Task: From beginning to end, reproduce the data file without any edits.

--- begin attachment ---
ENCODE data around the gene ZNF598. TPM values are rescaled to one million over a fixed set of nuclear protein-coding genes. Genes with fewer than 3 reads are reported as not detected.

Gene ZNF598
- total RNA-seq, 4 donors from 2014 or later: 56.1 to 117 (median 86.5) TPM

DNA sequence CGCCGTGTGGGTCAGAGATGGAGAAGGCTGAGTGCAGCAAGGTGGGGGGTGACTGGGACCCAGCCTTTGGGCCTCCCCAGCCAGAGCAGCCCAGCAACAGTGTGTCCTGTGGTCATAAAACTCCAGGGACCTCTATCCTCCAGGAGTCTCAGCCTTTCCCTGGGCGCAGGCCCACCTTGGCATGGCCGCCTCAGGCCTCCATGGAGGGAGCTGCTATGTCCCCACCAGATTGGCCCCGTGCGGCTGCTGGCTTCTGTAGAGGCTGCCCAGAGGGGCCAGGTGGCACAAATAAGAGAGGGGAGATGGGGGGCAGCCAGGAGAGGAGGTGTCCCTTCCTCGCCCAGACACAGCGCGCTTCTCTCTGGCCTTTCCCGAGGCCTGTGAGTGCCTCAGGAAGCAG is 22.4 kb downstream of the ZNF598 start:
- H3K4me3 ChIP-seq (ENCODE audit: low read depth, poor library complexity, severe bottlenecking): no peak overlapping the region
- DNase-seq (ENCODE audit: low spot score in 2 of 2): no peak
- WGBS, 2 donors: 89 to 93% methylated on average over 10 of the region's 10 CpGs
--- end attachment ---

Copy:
ENCODE data around the gene ZNF598. TPM values are rescaled to one million over a fixed set of nuclear protein-coding genes. Genes with fewer than 3 reads are reported as not detected.

Gene ZNF598
- total RNA-seq, 4 donors from 2014 or later: 56.1 to 117 (median 86.5) TPM

DNA sequence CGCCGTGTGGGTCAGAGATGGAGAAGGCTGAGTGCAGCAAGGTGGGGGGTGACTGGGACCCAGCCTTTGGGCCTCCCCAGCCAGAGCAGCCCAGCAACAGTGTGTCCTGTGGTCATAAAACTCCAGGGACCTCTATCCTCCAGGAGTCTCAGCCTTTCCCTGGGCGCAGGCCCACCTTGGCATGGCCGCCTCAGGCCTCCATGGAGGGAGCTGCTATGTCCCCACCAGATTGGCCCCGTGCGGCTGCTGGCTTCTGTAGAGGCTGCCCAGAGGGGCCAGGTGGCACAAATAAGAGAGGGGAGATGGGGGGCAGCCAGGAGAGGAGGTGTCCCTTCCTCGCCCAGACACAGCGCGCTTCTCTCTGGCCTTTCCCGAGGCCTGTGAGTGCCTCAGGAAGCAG is 22.4 kb downstream of the ZNF598 start:
- H3K4me3 ChIP-seq (ENCODE audit: low read depth, poor library complexity, severe bottlenecking): no peak overlapping the region
- DNase-seq (ENCODE audit: low spot score in 2 of 2): no peak
- WGBS, 2 donors: 89 to 93% methylated on average over 10 of the region's 10 CpGs